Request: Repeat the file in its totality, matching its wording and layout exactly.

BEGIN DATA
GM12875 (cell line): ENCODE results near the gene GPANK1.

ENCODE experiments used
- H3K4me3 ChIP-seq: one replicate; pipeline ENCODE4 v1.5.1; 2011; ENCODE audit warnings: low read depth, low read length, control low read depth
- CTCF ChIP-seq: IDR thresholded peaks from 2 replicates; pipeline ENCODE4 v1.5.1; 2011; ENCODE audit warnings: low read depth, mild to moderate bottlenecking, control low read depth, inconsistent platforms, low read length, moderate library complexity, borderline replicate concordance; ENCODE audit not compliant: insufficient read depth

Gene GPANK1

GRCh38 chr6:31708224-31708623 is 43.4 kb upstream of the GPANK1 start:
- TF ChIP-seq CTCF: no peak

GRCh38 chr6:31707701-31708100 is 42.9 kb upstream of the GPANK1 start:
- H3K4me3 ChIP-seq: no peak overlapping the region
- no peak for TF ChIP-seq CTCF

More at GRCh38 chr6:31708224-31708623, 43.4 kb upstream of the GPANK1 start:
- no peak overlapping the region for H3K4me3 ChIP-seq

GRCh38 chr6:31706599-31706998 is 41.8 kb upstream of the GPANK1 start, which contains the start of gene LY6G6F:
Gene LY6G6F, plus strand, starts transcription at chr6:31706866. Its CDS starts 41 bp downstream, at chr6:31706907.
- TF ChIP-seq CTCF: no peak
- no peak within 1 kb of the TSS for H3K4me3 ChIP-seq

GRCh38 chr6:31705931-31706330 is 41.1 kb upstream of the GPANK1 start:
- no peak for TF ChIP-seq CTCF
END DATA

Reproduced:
GM12875 (cell line): ENCODE results near the gene GPANK1.

ENCODE experiments used
- H3K4me3 ChIP-seq: one replicate; pipeline ENCODE4 v1.5.1; 2011; ENCODE audit warnings: low read depth, low read length, control low read depth
- CTCF ChIP-seq: IDR thresholded peaks from 2 replicates; pipeline ENCODE4 v1.5.1; 2011; ENCODE audit warnings: low read depth, mild to moderate bottlenecking, control low read depth, inconsistent platforms, low read length, moderate library complexity, borderline replicate concordance; ENCODE audit not compliant: insufficient read depth

Gene GPANK1

GRCh38 chr6:31708224-31708623 is 43.4 kb upstream of the GPANK1 start:
- TF ChIP-seq CTCF: no peak

GRCh38 chr6:31707701-31708100 is 42.9 kb upstream of the GPANK1 start:
- H3K4me3 ChIP-seq: no peak overlapping the region
- no peak for TF ChIP-seq CTCF

More at GRCh38 chr6:31708224-31708623, 43.4 kb upstream of the GPANK1 start:
- no peak overlapping the region for H3K4me3 ChIP-seq

GRCh38 chr6:31706599-31706998 is 41.8 kb upstream of the GPANK1 start, which contains the start of gene LY6G6F:
Gene LY6G6F, plus strand, starts transcription at chr6:31706866. Its CDS starts 41 bp downstream, at chr6:31706907.
- TF ChIP-seq CTCF: no peak
- no peak within 1 kb of the TSS for H3K4me3 ChIP-seq

GRCh38 chr6:31705931-31706330 is 41.1 kb upstream of the GPANK1 start:
- no peak for TF ChIP-seq CTCF